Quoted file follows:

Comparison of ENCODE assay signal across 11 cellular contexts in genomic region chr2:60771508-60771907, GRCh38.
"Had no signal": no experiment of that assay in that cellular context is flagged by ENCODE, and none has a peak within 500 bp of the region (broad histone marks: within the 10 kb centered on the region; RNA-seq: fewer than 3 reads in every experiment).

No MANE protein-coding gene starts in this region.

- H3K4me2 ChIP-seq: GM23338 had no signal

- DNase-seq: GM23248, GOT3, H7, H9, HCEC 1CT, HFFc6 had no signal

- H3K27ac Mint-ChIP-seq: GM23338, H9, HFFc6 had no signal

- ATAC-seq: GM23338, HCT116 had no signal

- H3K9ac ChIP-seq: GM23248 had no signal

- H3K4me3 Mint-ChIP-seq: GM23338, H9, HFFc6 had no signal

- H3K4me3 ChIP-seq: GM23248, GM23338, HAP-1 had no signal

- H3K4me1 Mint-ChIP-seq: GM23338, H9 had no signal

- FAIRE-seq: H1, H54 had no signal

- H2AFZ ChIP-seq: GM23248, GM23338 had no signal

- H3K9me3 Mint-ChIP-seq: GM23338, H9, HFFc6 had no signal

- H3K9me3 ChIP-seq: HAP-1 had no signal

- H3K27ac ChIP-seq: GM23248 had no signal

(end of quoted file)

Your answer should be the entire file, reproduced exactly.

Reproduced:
Comparison of ENCODE assay signal across 11 cellular contexts in genomic region chr2:60771508-60771907, GRCh38.
"Had no signal": no experiment of that assay in that cellular context is flagged by ENCODE, and none has a peak within 500 bp of the region (broad histone marks: within the 10 kb centered on the region; RNA-seq: fewer than 3 reads in every experiment).

No MANE protein-coding gene starts in this region.

- H3K4me2 ChIP-seq: GM23338 had no signal

- DNase-seq: GM23248, GOT3, H7, H9, HCEC 1CT, HFFc6 had no signal

- H3K27ac Mint-ChIP-seq: GM23338, H9, HFFc6 had no signal

- ATAC-seq: GM23338, HCT116 had no signal

- H3K9ac ChIP-seq: GM23248 had no signal

- H3K4me3 Mint-ChIP-seq: GM23338, H9, HFFc6 had no signal

- H3K4me3 ChIP-seq: GM23248, GM23338, HAP-1 had no signal

- H3K4me1 Mint-ChIP-seq: GM23338, H9 had no signal

- FAIRE-seq: H1, H54 had no signal

- H2AFZ ChIP-seq: GM23248, GM23338 had no signal

- H3K9me3 Mint-ChIP-seq: GM23338, H9, HFFc6 had no signal

- H3K9me3 ChIP-seq: HAP-1 had no signal

- H3K27ac ChIP-seq: GM23248 had no signal